Dad’s intentions are good, I thought. He loves me dearly and can’t help it if he sometimes thinks his only daughter is a bit slow. I lost my train of thought when the mower sputtered to a stop when I was ¾ of the way done and I tugged the machine back to my patio.

“I locked the door,” I told Chienne when the knob wouldn’t twist. She stared up at me, unimpressed, and poked her head through her dog door before withdrawing it to look at me again. “I’ll have to go around to the garage.”

I came back to the yard, smiled at the wagging tail on my brindled hound, and set the bright red plastic that contains my gallon of fuel on the ground. I laughed a little and shook my head as I noticed Dad’s writing on the top of the red plastic, just beside the spout. “Unleaded fuel,” he wrote neatly in black marker when I first moved in. Then, perhaps wondering if I would stare at the container in mute confusion, befuddled and unsure of what to do with this strange plastic thing that caught my attention because it was such a bright, pretty red color, he wrote next to it, “For lawnmower.” Because Dad’s all about helping me out.

I continued to smile when I started the mower again, remembering how it had required refueling when he used it two weeks ago.

“Press the red button,” I told him and raised my eyebrows when he refused. He yanked and yanked and yanked on the cord to no avail. Then I repeated my suggestion. He sighed at me, pushed the button while telling me it wouldn't work then blinking with surprise at my superior expression when his next tug resulted in a working mower.

“It does start easy,” he said loudly as he began to push his way along again. I rolled my eyes, called him an idiot and walked over to my mother. She wrapped her arm around me and let me cuddle into her. “I know, princess,” she said comfortingly when I said he never listened to me.

I finished the last triangle of overgrown plant matter and smiled with satisfaction. It was a perfect day for the project, I decided. Cloudy and cool outside, I felt pleasantly warm from the exercise rather than gross and sweaty. I can tell it’s early in the season because my hands were sore - wrapping my fingers around the black bar and feeling the vibrations travel through my palms and up my arms is still foreign. And the grass was mulched into vivid green clumps that cluttered the lawn.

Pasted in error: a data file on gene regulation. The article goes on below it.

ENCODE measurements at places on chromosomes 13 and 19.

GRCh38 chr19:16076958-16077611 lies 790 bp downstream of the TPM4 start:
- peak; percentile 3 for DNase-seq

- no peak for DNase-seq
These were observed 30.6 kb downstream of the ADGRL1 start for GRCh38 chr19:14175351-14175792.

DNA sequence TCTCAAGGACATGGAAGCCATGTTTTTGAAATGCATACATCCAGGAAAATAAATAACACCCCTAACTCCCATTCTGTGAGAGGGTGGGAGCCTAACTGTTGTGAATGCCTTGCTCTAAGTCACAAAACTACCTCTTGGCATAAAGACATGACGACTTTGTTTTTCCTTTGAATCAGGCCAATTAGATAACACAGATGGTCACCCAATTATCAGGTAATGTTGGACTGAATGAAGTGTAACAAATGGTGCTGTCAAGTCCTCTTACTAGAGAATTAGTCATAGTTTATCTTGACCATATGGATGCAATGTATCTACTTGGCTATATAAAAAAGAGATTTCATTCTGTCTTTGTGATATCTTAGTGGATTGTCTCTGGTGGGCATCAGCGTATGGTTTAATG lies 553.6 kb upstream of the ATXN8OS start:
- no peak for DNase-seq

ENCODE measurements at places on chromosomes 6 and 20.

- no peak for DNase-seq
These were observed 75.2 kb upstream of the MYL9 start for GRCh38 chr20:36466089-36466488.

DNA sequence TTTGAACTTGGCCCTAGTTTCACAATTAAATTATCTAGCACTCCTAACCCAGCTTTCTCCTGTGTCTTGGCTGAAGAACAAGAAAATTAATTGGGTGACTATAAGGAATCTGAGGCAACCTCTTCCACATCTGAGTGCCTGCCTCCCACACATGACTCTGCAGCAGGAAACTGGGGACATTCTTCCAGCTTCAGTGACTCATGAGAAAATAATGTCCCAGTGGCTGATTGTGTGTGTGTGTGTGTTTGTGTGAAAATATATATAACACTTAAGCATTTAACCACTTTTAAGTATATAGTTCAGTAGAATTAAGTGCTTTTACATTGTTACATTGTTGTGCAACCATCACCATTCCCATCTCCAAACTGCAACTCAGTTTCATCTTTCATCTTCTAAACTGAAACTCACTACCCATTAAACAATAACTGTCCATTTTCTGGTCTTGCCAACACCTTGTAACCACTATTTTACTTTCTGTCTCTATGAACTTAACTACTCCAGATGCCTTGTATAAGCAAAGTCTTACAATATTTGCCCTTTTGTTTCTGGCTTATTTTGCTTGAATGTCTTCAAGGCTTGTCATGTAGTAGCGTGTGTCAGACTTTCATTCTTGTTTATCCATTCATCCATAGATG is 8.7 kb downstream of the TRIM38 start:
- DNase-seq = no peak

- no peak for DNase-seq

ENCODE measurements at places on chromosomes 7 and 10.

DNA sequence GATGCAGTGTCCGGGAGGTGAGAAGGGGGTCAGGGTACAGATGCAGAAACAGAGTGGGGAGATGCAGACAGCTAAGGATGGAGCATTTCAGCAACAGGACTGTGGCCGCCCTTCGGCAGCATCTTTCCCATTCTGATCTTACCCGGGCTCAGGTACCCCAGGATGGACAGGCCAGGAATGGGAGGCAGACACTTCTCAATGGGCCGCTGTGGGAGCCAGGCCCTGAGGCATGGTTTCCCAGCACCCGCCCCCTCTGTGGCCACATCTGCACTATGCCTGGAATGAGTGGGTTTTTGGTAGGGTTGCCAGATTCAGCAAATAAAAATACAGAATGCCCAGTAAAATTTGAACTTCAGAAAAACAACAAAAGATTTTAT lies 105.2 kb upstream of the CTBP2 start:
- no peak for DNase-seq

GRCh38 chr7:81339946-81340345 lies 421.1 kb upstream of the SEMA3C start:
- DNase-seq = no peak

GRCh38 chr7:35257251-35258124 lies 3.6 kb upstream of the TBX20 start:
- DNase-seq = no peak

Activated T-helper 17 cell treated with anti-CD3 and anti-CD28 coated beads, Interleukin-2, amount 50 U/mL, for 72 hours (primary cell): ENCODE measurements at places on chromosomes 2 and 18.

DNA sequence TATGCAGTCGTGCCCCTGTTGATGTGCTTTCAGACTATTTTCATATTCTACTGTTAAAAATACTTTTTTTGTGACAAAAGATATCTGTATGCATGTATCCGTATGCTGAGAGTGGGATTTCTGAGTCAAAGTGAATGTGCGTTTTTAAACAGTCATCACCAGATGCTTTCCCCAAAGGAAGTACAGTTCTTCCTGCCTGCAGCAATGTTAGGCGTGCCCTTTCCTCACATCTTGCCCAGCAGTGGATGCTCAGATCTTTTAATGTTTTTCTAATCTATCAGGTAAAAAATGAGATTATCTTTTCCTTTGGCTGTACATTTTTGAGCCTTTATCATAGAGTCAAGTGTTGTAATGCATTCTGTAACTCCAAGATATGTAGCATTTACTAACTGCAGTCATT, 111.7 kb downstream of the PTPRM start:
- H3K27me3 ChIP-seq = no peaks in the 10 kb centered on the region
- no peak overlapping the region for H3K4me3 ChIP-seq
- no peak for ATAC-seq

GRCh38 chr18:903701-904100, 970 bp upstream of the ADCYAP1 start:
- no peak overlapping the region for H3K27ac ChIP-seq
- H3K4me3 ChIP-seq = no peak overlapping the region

“Done,” I announced to my dog, leaning down so she could kiss my chin. As I stood up and tugged the mower along behind me, I noticed my breath form a foggy cloud in the cool, early afternoon air. “Like a dragon,” I said happily and closed the gate behind me and telling Chienne I’d meet her inside.

* I originally thought green would be best, but I was only a dragon in the winter. The trees were bare so hiding within them as a green dragon wouldn’t make sense at all. After much deliberation, I decided I would be brown, but with an iridescent sparkle to my scales. That way it would take some work to initially notice me, but once someone did, they would be overwhelmed at how magical and pretty I was.

** It turns out her name was spelled Katy and she was red. Just in case you were curious.


PhysioProf said...

I originally read this in my blog reader, and didn't see the before and after pictures. Now that I've seen them, I have to commend your poetic license in the use of the term "towering".

Estrella said...

Hmmm ... I like the idea of the iridescent sparkle :) My secret wish has always been that a unicorn will visit me ... and we'll go soaring among the clouds ... because, in my dreams, unicorns can fly. :)